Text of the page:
Standing in her bedroom in front of a full-body mirror, Sara Petty snapped a few pictures of herself in a bikini. Loving her sexy look, she decided to share the selfies with her friends on Twitter. Almost instantly, that little move backfired, when disgusted viewers pointed out what was in the picture.
The college co-ed was feeling pretty confident in herself and her newfound independence after high school. However, it didn’t take long for her to learn that the drama doesn’t stop once you reach the age of a legal adult. She had hoped that her bikini selfie would garner a lot of attention, but when it did, it was all the wrong kind. That still didn’t stop her, when she stunned her haters with four photos in response to the backlash she got on the first one.
Before posting her bikini shot, Sara noticed a particular topic that was trending on Twitter that didn’t sit well with her. A popular topic of discussion being tweeted about was what a “200-pound woman” should never be seen wearing. Women around the Internet weighed in on the subject, all saying that anyone who weighs that much shouldn’t wear a bikini, alleging that it’s a sight that nobody wants or needs to see.
Sara, who said she weighs 219 pounds, took a screenshot of a handful of the negative tweets and posted them with a side-by-side picture of her in a bikini. When that tweet began racking up heaps of attention, she decided that her anti-shaming movement shouldn’t stop there.
Bikinis weren’t the only attire off limits for 200-pound women, Twitter users also had an issue with crop tops, leggings, and booty shorts. So, Sara put on these outfits and posted the same type of juxtaposed pictures of herself with the hateful comments. To her complete surprise, positive comments overwhelmingly replaced the negative ones, making the topic trend again, but this time with a better message.
“It was kind of scary because I knew I could possibly subject myself to a lot more body shaming and hate, but I knew there had to be some empowerment in being vulnerable and proving to myself that no one else’s opinion of my weight matters,” Sara said in an interview with Mic. She added that there is a stigma around the 200-pound weight mark, “as if it is some magic number that dictates when a woman can or can’t be attractive.”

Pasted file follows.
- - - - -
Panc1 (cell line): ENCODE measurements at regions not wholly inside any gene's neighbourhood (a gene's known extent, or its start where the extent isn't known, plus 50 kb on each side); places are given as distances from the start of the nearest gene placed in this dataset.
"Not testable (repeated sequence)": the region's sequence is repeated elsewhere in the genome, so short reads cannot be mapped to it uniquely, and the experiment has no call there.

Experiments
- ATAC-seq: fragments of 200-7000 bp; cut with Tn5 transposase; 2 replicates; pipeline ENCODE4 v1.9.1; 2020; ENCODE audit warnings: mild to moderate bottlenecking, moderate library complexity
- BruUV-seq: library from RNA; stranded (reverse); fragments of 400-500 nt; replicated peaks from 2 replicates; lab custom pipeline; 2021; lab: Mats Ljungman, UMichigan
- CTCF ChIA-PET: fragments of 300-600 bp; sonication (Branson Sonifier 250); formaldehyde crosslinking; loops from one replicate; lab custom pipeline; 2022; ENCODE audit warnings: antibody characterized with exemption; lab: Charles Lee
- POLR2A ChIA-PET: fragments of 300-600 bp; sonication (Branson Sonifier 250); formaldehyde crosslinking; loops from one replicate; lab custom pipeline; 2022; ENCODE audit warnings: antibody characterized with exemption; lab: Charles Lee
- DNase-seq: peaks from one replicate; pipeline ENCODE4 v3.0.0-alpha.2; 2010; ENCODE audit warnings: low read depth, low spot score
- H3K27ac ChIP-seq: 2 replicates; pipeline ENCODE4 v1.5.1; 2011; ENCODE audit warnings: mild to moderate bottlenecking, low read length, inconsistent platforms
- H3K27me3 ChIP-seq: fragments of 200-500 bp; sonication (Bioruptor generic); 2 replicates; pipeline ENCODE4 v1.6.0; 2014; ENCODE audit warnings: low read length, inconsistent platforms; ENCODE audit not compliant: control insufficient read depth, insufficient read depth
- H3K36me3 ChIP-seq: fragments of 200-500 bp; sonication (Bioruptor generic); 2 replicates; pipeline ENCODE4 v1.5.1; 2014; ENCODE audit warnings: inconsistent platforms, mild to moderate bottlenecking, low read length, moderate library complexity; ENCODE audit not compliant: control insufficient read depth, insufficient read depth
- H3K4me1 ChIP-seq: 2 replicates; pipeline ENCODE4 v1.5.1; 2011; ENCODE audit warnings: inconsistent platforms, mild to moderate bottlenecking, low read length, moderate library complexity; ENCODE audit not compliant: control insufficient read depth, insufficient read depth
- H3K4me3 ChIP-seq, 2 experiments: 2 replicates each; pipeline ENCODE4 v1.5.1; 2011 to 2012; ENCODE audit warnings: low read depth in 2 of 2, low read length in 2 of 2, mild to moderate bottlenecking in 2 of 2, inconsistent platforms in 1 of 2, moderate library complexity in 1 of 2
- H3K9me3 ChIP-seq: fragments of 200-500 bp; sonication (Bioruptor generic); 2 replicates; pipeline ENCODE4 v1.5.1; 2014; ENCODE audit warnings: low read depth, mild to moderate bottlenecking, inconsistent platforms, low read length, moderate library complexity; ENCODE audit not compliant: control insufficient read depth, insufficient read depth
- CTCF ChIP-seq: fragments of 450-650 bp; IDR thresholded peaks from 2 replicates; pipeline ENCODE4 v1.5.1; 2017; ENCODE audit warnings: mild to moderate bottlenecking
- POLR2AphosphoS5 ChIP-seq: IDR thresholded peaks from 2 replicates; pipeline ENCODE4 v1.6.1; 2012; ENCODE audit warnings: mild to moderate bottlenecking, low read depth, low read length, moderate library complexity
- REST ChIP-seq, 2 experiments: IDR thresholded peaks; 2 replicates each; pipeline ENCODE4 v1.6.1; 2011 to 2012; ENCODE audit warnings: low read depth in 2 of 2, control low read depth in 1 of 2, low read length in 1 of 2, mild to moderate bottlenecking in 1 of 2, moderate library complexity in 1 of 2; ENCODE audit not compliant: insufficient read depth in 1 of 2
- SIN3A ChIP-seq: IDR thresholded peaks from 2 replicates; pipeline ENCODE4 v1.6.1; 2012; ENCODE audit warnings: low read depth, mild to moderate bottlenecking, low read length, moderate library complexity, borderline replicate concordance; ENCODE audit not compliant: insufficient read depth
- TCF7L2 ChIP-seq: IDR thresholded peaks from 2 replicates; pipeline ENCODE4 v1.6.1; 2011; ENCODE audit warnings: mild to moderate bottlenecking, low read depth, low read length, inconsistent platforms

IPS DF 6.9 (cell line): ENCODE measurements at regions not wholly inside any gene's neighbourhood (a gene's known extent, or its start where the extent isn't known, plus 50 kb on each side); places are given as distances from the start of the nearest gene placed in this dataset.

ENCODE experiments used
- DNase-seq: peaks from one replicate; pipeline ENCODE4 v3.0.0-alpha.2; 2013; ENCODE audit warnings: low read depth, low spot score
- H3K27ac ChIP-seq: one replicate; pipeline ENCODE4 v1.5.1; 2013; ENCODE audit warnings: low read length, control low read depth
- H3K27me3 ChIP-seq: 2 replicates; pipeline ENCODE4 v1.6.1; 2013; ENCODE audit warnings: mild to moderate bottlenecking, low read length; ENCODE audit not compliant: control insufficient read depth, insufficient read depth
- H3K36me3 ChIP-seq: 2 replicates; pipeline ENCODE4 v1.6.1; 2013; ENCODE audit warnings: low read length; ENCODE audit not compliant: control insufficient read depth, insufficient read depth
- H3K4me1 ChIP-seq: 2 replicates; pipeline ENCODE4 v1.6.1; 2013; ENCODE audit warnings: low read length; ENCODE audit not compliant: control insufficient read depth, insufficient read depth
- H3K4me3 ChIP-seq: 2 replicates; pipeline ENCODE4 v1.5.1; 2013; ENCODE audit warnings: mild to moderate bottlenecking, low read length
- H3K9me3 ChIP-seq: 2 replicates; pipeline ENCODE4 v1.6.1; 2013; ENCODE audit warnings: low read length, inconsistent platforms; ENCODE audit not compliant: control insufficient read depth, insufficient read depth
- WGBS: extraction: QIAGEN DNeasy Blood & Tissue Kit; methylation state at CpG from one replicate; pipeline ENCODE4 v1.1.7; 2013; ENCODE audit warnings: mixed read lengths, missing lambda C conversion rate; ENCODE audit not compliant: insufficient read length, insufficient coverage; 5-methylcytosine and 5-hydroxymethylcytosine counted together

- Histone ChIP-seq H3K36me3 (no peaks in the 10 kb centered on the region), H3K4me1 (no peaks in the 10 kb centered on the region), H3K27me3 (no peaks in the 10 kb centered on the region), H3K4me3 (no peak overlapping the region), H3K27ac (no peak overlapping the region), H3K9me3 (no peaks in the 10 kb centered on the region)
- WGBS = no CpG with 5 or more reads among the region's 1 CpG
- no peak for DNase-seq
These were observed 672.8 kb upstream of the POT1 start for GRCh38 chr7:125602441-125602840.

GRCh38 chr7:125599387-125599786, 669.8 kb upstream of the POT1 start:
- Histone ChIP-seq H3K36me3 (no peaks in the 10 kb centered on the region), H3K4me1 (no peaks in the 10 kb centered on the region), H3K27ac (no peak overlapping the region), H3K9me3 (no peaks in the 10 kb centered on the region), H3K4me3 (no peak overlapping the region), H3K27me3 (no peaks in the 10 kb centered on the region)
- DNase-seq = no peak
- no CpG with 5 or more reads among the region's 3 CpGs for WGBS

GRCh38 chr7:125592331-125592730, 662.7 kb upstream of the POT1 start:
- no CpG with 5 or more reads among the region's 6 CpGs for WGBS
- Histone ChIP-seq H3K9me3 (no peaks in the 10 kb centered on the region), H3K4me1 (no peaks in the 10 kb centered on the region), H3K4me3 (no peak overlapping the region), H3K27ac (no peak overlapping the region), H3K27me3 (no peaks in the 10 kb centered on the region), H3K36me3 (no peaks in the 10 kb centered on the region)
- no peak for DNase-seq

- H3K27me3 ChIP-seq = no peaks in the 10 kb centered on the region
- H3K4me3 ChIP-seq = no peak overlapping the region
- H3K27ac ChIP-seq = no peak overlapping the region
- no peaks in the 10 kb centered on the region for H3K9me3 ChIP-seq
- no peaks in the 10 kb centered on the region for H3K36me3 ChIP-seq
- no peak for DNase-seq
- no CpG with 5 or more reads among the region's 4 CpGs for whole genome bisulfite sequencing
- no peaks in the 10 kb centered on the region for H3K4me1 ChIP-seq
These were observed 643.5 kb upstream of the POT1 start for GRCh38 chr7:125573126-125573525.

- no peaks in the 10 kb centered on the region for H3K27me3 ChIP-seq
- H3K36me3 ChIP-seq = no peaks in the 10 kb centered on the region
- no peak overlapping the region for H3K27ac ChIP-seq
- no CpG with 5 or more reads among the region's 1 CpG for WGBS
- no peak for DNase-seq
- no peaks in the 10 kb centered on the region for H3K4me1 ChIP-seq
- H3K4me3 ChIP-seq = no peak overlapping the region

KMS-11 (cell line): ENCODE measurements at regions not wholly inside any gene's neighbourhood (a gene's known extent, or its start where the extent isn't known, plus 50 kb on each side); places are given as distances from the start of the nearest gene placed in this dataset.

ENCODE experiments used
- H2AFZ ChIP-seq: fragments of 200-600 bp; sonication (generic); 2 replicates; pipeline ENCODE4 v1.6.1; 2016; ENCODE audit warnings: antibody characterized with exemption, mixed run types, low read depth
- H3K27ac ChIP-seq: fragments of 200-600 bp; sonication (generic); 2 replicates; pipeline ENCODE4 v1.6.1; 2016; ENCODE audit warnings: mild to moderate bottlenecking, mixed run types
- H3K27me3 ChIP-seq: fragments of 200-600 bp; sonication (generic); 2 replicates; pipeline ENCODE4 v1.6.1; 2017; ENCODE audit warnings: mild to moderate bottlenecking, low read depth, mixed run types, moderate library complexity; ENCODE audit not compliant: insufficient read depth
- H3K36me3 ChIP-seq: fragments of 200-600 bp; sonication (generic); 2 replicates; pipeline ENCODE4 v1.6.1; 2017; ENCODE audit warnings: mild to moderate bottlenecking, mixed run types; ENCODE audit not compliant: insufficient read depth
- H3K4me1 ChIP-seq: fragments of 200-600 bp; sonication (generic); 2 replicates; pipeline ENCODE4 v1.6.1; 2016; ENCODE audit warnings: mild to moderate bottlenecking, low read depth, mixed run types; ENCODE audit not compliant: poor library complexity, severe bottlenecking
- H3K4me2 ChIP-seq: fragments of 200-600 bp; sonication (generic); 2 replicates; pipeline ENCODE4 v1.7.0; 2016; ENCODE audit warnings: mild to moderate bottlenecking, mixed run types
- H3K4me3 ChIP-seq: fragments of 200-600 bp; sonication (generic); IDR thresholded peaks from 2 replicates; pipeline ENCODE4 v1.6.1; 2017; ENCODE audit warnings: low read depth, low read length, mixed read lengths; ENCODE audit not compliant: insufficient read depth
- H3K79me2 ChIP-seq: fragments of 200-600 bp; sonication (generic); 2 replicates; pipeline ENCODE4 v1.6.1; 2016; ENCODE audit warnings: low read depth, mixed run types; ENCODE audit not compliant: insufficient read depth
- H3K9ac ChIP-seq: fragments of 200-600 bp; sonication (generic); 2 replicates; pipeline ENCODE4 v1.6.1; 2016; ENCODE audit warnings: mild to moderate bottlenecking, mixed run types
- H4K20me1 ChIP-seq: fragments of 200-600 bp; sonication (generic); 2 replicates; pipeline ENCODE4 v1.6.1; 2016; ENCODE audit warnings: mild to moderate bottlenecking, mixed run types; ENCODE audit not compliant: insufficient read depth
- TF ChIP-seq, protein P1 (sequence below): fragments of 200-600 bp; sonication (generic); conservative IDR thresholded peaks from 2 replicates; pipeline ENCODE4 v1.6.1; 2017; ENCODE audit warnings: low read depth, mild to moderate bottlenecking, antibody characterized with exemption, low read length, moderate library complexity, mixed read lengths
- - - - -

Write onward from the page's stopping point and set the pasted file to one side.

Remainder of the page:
She continued, “I’ve gotten my fair share of body-shamers and haters and the occasional crude sexual comment, but the responses have been overwhelmingly positive.” She concluded, “Girls have said I inspired them to wear what outfits they would have been scared to wear or that they felt more confident in their bodies after seeing the tweet.”
Despite the nature of some of the attire not being all that appropriate for a woman of any size to wear in certain circumstances (crop tops and booty shorts), Sara put the pieces on to prove a bigger point. One type of woman is not made more beautiful by making a woman of a different shape feel bad about how she looks. Society needs to change their perception of what’s attractive.
Having lived out her adolescence in an era of social media, where bullying is at a fever pitch, Sara Petty beat shamers at their own game. It’s confidence that makes a person beautiful, among other things that have nothing to do with weight. Bravo to this young woman for proving that what’s really unattractive is making fun of other people’s appearance.